Feeding donations to charities
Earlier this year I wrote a column about the need to donate food to local charities, particularly after the summer months. Many charities experience increased client demand for food during the summer because families with children who typically get free breakfast and/or lunch at school have a greater need for food donations in the summer. At the same time, organizations that organize food drives during the winter months are not in session in the summer, so food donations decrease.
In response to that column, I received a wonderful message from Ann B'Rells of Schenectady, N.Y.: "It was good of you to feature the problem of hunger in your Oct. 4 column that I read in the Daily Gazette. In this article, you mentioned the problem of hungry children during the summer. I am proud to say that in Schenectady there is a long-standing and very effective program addressing just this issue. The SICM (Schenectady Inner City Mission) summer lunch program uses hundreds of volunteers and gets food from many pantries and other sources. This summer it provided over 22,000 lunches at eight park sites. Also, you might mention that most food pantries will accept direct gifts of food. They often have specific hours during the week that they like donations, so call first. Since this requires a special trip, perhaps a few neighbors might like to get together on this. And don't forget the wonderful postal employees who several times a year pick up food for the food banks - they already lift tons a day of mail, so this is a really special gift to give."
Most of us live near charities like the one Ann describes and may not even be aware of their feeding programs. Most of these community charities are run by volunteers and have no resources to advertise their efforts. They rely on local civic organizations and places of worship to raise awareness and solicit support of their programs. As Ann mentions, they are generally very happy to accept food donations from individuals all year long.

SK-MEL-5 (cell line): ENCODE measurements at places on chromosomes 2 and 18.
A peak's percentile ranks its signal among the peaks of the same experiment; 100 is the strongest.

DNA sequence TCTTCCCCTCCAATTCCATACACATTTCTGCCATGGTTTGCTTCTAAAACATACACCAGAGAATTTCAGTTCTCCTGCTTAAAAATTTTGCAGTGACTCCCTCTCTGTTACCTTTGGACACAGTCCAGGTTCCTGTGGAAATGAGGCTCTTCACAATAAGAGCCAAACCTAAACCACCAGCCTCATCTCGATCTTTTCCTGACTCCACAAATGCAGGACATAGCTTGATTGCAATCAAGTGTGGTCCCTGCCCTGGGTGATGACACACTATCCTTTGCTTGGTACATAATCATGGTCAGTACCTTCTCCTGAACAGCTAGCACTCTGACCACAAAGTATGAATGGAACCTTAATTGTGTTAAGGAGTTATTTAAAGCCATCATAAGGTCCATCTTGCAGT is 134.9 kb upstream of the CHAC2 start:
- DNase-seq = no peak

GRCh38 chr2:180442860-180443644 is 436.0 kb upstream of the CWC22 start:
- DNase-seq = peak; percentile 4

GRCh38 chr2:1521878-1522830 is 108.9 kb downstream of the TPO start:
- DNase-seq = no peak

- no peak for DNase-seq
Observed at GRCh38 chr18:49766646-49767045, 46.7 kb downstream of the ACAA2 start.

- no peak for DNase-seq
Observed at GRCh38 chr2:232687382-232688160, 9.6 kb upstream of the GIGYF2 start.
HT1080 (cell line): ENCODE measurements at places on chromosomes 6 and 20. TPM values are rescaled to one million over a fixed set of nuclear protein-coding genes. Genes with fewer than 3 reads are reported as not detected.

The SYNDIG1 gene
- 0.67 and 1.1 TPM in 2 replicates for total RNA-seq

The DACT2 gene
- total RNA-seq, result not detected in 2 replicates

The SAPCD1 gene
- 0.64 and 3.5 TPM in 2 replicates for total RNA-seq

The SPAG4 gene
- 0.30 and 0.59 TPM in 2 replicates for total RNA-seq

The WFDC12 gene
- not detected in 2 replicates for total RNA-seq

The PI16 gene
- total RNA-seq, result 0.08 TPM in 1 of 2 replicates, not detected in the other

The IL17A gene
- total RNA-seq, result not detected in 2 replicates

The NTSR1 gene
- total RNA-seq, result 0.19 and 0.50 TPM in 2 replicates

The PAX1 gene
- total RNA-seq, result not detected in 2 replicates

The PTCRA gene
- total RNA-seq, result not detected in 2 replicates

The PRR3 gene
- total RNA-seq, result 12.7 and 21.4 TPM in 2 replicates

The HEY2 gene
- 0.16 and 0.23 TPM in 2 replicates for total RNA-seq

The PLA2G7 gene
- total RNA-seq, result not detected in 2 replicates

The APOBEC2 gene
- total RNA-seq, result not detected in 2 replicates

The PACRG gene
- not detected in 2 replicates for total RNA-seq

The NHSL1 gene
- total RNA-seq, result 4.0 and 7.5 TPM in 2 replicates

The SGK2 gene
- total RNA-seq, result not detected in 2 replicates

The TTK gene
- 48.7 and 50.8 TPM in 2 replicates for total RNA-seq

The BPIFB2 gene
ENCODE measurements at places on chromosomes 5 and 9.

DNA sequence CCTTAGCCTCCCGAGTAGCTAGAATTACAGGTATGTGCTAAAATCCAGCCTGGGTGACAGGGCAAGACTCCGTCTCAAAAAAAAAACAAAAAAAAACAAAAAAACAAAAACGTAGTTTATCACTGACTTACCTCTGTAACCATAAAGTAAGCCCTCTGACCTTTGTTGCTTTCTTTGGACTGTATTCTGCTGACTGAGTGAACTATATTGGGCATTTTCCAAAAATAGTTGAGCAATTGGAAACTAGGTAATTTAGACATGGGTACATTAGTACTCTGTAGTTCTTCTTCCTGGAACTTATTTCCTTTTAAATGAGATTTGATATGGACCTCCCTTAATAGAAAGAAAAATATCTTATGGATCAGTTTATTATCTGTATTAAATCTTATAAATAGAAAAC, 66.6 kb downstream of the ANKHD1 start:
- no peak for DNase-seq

If you are wondering how to go about finding a local charity that needs your food donations, try calling a local place of worship or a local school to ask who they donate their food to during annual food drives. You can also go to a search engine online and enter the name of your city or suburb, followed by the term "food pantry." You may find a Web site for the charity with specific information listing their hours and the types of food they need.
Most charities need nonperishable food items. Fortunately for smart shoppers, this is the time of year to find many grocery coupons in the Sunday circulars for canned vegetables, soups, stews, canned meats, hot cereals, canned milk and many other nutritious items needed by charities. Six years ago I began a simple experiment to see how many items I could buy for my local charity with my grocery coupons. In the first week, I was able to buy $60 worth of charity items for only $15. That surprised me so much that I decided to make a game of it, buying charity items every week with coupons. My savings averaged 75 percent each week.
After six weeks of consistent results, I began to teach friends how to do it. Because they did not understand how to combine sale prices with grocery coupons, I created the list of the best charity items at our store each week. I would print the lists, attach the necessary grocery coupons, and deliver them in an envelope to several women each week. After eight weeks, we had purchased almost $1800 worth of groceries for 75 percent off the regular price.
We called our effort "Cut Out Hunger." Today I simply put those lists on my Web site - I no longer deliver coupons to shoppers' homes! We realized that if every home in our community bought and donated one item a week, we would flood our charity with food donations and they would have more than enough food to meet their clients' needs.
It's a very fun game. More importantly, it makes a real difference in the lives of people who live in your own backyard. If you donate to a charity near you, please send me an e-mail to let me know how much you can save on your charity bargains! I would love to hear all about it.
Stephanie Nelson shares her savings tips as a regular contributor on ABC News' "Good Morning America." You can find more of her savings tips in her book "The Greatest Secrets of the Coupon Mom" and on her website at www.couponmom.com. She can be reached at firstname.lastname@example.org.